“I think the American West really attracts me because it’s romantic,” Lee said of the film’s inspiration. “The desert, the empty space, the drama.”

“Brokeback” became a gay crossover hit and huge box office success because it left expectations and antiquated ideas of typical queerness at the door. For once, the gay characters on screen existed in a space without being the butt of the joke. For once, the gay characters didn’t exist as a punch line or walking stereotype. For once, the gay characters were just that: characters, characters that were just like us.

These characters had feelings, multidimensional development, ambitions, dreams. They had intense passion for each other, evident by the few and far between kissing scenes between Gyllenhaal and Ledger that almost broke Gylenhaal’s nose.

By starring two of Hollywood’s biggest stars, Gyllenhaal and Ledger as the leading men struggling with a secret love too taboo to pursue, Lee normalized gay relationships and redefined masculinity in the modern age. Even though it was just acting, it proved that gay people were just like everybody else.

These cigarette-smoking, harmonica-playing, whiskey-drinking dudes were far from the flamboyant portrayals of gay people in popular media like the sweet transvestite Dr. Frank-N-Furter from “The Rocky Horror Picture Show” or the sassy, brainless purse puppy Jack MacFarland from “Will & Grace.” Ang Lee succeeds in directing a film so impactful that it infiltrates a genre laden with blue jeans, lasso ropes, and gun-wielding macho men – and sheep herding has never been sadder.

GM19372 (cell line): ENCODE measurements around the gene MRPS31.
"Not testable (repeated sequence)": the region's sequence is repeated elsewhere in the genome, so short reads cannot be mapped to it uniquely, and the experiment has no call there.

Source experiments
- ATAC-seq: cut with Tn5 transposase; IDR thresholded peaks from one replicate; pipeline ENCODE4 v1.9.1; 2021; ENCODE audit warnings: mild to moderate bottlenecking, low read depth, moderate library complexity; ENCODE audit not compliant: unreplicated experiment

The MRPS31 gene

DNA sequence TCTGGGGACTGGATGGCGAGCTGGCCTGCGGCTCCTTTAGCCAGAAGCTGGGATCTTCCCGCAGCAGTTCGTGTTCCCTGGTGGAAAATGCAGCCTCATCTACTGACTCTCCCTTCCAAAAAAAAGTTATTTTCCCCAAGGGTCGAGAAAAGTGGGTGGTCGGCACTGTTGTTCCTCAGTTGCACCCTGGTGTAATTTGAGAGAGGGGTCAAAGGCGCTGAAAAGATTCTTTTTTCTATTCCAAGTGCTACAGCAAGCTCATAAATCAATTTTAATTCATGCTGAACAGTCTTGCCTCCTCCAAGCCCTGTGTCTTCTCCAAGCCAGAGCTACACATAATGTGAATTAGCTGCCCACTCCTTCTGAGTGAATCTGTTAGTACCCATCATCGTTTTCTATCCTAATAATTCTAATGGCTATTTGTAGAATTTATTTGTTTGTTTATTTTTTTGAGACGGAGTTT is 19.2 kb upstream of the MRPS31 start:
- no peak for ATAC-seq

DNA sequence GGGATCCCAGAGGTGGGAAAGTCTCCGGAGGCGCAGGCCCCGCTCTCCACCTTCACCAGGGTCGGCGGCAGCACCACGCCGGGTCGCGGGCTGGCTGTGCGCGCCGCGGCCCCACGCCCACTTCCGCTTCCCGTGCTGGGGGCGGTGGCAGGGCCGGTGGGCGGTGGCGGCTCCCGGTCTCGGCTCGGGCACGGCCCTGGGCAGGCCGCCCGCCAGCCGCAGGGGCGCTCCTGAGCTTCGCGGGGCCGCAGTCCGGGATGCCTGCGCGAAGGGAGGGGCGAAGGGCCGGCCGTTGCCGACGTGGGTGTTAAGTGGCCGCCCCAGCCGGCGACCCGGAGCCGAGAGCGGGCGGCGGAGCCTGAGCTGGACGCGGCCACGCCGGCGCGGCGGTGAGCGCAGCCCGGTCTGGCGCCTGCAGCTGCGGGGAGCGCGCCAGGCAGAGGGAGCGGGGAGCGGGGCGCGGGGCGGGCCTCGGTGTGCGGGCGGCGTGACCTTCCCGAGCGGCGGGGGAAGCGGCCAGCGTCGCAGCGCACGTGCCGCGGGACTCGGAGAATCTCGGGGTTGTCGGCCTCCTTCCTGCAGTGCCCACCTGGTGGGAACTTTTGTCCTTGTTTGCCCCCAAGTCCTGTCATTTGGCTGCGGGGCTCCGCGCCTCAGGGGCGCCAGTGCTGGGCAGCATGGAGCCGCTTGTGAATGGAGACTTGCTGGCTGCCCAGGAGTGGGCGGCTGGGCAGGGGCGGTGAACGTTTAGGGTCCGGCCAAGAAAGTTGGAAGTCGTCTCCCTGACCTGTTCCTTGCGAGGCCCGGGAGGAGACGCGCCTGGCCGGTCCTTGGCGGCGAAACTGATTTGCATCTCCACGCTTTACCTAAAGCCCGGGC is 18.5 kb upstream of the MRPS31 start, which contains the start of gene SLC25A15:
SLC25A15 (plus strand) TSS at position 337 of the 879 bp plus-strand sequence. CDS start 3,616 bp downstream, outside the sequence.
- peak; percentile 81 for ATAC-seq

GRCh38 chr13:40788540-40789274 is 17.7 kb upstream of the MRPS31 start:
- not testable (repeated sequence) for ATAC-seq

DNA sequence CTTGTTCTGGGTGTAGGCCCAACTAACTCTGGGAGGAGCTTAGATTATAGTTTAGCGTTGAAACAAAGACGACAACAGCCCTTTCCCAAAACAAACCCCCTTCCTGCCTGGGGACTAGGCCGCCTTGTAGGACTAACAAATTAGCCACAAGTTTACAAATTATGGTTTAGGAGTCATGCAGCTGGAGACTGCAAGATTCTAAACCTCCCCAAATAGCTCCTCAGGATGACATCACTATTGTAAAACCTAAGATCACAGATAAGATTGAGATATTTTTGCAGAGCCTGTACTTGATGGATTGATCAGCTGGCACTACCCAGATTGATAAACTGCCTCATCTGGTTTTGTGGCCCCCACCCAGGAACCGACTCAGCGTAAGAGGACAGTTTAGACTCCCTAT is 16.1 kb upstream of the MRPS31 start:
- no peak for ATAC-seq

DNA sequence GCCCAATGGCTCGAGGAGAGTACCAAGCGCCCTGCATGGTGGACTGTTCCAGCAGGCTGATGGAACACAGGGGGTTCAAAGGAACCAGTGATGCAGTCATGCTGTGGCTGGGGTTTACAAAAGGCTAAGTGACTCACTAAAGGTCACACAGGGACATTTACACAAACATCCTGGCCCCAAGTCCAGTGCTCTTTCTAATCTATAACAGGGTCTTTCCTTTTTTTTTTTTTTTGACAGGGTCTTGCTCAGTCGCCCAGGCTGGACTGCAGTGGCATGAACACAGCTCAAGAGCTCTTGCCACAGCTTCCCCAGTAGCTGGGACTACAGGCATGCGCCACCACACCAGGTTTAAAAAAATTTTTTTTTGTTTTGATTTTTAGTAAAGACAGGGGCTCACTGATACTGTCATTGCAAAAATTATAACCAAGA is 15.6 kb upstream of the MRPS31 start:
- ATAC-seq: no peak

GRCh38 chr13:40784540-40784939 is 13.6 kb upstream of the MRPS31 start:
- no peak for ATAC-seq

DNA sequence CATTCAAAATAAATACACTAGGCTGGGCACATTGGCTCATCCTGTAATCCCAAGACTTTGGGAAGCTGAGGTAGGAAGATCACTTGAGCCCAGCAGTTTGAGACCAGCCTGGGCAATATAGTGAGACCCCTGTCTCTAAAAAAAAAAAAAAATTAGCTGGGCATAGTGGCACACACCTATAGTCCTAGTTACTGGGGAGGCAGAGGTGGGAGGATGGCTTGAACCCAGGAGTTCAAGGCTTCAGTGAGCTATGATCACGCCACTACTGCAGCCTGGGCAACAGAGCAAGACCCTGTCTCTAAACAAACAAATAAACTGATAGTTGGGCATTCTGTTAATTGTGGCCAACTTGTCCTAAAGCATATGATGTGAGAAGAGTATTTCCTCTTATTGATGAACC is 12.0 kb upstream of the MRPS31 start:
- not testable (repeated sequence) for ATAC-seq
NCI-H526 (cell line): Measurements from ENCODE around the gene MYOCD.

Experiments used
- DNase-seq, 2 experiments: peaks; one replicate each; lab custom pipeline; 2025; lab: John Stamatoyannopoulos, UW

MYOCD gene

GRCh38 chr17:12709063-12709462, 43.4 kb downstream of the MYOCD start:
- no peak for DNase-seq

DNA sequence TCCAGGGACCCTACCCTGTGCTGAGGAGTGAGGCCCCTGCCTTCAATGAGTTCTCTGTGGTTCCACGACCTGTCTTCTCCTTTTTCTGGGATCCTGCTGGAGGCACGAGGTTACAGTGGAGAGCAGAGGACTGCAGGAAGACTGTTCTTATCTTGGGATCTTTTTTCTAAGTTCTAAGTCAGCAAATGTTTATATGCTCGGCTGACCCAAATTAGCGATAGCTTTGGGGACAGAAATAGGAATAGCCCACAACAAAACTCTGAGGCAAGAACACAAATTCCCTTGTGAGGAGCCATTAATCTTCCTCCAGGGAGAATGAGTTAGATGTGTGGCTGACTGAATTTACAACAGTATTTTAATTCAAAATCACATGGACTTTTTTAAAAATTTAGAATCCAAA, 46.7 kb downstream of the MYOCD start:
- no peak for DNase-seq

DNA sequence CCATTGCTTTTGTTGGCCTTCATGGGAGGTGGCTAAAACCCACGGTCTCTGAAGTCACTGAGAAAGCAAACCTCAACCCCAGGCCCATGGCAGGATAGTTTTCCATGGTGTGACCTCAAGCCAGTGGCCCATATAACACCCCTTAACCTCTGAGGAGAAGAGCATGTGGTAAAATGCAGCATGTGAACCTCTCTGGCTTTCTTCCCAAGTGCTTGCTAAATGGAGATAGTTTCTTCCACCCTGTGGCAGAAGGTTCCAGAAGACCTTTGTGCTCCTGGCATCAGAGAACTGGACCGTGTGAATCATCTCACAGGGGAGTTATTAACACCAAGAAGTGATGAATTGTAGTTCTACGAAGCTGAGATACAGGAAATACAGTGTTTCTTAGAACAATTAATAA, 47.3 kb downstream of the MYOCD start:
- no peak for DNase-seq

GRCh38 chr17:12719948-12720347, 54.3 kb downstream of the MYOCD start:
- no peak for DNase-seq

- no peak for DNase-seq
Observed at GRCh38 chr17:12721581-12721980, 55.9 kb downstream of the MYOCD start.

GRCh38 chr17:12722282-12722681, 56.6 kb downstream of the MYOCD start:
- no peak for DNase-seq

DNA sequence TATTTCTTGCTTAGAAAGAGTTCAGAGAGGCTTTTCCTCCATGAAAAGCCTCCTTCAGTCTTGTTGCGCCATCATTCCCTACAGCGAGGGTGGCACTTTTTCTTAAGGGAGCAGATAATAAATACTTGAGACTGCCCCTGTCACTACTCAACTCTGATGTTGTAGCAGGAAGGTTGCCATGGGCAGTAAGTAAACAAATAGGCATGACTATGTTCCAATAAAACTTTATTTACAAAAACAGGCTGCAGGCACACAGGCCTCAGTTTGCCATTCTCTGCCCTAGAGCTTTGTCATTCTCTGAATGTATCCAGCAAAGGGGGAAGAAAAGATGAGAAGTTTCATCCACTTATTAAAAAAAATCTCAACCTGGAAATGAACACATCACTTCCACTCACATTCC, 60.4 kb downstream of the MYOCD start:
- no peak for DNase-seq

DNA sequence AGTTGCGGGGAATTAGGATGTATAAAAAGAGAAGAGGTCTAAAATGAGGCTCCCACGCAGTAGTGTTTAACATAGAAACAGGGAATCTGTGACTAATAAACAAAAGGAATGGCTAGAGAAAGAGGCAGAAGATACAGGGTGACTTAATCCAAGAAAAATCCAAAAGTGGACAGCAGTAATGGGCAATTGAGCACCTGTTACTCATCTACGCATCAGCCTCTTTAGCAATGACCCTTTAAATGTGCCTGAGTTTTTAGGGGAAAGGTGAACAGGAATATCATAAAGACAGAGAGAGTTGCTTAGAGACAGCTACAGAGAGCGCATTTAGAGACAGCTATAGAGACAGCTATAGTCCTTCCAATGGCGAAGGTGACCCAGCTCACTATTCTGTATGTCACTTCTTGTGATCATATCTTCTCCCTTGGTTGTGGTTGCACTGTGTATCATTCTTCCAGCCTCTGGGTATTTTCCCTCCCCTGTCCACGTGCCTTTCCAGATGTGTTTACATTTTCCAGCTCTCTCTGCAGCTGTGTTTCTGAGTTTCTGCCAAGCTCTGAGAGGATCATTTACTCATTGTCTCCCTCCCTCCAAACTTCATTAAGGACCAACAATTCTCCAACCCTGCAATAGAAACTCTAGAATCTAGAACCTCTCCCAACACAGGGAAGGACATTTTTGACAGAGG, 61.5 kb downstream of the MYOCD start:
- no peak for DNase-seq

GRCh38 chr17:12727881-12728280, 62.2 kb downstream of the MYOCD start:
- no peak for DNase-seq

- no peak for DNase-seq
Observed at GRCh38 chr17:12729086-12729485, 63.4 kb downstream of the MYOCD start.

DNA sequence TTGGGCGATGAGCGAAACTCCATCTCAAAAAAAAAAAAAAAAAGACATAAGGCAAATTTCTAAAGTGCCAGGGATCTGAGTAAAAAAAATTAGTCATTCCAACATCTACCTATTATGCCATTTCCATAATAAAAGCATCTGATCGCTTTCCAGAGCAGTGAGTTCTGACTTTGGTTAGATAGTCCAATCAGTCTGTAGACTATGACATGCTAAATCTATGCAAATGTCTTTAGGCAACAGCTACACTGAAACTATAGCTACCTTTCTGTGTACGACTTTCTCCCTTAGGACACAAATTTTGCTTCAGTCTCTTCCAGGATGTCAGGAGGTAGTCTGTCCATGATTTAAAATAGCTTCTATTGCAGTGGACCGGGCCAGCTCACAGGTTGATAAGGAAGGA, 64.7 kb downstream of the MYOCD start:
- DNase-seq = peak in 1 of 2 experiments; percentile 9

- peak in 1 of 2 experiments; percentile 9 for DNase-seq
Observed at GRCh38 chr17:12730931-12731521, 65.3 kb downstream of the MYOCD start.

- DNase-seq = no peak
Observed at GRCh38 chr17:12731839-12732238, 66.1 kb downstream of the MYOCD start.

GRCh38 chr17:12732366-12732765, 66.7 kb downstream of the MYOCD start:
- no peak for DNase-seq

In their final scene together, Gyllenhaal’s character Jack Twist turns his back and overlooks the western mountains and admits, “I wish I knew how to quit you.”

Ledger’s character Ennis Del Mar retorts, “Why don’t you Jack?” Silence follows, and the viewing audience can feel the sinking of their heart into their stomachs as the two realize their relationship was destined to die.

The devastating collapse of Twist and Del Mar’s relationship in these final moments comes in the last half hour of the film, after seeing the two struggle with their forceful feelings for two decades; two decades of secret escapades, rented motel rooms, and infidelity.